Pride, Prejudice and Cheese Grits
By Mary Jane Hathaway
E-book, 352 pages (in paperback)
2014, Howard Books
Publication Date: June 10, 2014
I received a free copy of this book from Netgalley in exchange for an honest review.
I think it’s obvious from the title that this is a Pride and Prejudice retelling. The summary found on Netgalley reads: “Shelby Roswell, a Civil War historian and professor, is on the fast track to tenure—that is, until her new book is roasted by the famous historian Ransom Fielding in a national review. With her career stalled by a man she’s never met, Shelby struggles to maintain her composure when she discovers that Fielding has taken a visiting professorship at her small Southern college.”
What I liked:
Despite my intense love for Pride and Prejudice, I haven’t ventured far into the world of retellings and inspirations based on Austen’s book – I have one short story collection inspired by Pride and Prejudice and I also own a copy of Pride, Prejudice and Zombies. I know there are a lot of “sequels” out there and I’m sure they’re very clever, but I’m hesitant to read any because I feel they have a lot to live up to. A retelling felt like a nice place to start, as it wasn’t something written to continue the story of Elizabeth and Darcy, but rather tell it anew. Pride, Prejudice and Cheese Grits was a cute summer read, something I could see myself reading on the beach. The chapters were short, so it was easy to read several at a time. Each chapter starts with a quote from Austen’s work that essentially describes the events or tone of the chapter. It’s fairly light-hearted (though not without its darker moments) and Shelby was a fun main character. It was easy to see her similarities to Elizabeth Bennet, but with a Southern flair and a bit of religion thrown in. Shelby does pray pretty frequently and there are a few short discussions about religion between her and Ransom, and it made me realize how few books I read that mention any organized religion. For me, these parts stood out – simply because it’s content that I’m not used to – but they didn’t feel heavy-handed or preachy. It was simply something that I accepted as being part of who Shelby was. I suppose you could consider this to be a romance (with some cheesy comedy moments thrown in), but it’s not a bodice-ripper or anything. It’s definitely a love story centering primarily around two characters (as anyone who has read the original will be familiar with) but there aren’t any erotic scenes. Hathaway also included two recipes at the end – for Bayou Pie and Cheese Grits – and I thought that was a cute touch!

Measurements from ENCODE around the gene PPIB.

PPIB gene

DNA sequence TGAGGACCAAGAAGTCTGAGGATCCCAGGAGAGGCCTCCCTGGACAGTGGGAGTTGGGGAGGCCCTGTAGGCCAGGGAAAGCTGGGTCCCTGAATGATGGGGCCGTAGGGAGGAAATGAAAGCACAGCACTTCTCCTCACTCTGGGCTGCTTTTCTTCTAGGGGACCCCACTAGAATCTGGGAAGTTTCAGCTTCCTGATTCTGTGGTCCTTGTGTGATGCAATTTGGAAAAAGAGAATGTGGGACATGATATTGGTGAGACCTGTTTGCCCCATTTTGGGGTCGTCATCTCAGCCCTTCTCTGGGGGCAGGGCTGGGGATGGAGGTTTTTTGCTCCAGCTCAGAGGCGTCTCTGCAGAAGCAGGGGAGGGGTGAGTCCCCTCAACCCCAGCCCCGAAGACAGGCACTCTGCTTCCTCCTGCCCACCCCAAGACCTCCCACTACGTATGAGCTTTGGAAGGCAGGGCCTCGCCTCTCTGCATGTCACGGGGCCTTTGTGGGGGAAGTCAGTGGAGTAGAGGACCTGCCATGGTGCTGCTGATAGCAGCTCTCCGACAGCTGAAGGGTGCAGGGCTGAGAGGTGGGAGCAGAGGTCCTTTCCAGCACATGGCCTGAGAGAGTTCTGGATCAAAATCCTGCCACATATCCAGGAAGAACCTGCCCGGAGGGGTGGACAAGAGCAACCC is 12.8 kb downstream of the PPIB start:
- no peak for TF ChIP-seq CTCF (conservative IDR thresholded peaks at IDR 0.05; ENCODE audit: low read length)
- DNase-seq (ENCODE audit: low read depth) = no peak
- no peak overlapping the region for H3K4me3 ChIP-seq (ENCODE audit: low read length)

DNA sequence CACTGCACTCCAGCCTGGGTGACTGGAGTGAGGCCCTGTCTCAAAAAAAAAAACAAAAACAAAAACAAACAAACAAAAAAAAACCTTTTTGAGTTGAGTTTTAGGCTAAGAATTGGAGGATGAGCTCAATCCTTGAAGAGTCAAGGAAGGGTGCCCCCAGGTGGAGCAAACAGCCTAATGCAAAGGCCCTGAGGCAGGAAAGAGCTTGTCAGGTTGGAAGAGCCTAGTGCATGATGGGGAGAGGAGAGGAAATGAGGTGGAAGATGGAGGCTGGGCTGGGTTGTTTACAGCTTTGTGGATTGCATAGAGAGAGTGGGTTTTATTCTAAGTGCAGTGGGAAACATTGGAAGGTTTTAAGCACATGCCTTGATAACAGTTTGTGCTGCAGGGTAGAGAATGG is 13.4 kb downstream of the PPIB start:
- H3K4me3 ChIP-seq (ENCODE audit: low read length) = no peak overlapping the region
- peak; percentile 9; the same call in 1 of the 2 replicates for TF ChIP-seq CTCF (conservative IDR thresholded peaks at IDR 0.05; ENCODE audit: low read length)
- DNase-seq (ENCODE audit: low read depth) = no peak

What I didn’t like:
I quickly tired of the constant reference to how attractive Shelby and Ransom found each other, along with Shelby’s fluttering heartbeat and the “electricity” that passed between the two whenever they were near each other. All the times where Shelby was thinking about how frustrating, yet maddeningly handsome Ransom was made me roll my eyes. I get it! But I also understand that this book has a different tone than the original, so I tried not to focus too much on that. Rebecca, Shelby’s roommate and best friend, was the resident “Austen expert” and also happened to be obsessed with Pride and Prejudice. While this was a cute idea, I think Hathaway overdid it with the references – Rebecca was constantly comparing Ransom to Darcy so that it was annoyingly obvious he was supposed to be Hathaway’s version of Darcy – I wish there had been a little bit more left for the reader to figure out. I also felt that Ransom’s decisions to talk about his difficult past were so randomly placed that I couldn’t understand his motivation for wanting to talk about them and they felt almost inappropriate.
This book took me a little longer to get through than I expected, despite the short chapters. While I enjoyed what I was reading, it wasn’t gripping enough to keep me glued to my Kindle. But like I said, it’s fun, and you certainly don’t have to have read Pride and Prejudice to enjoy it!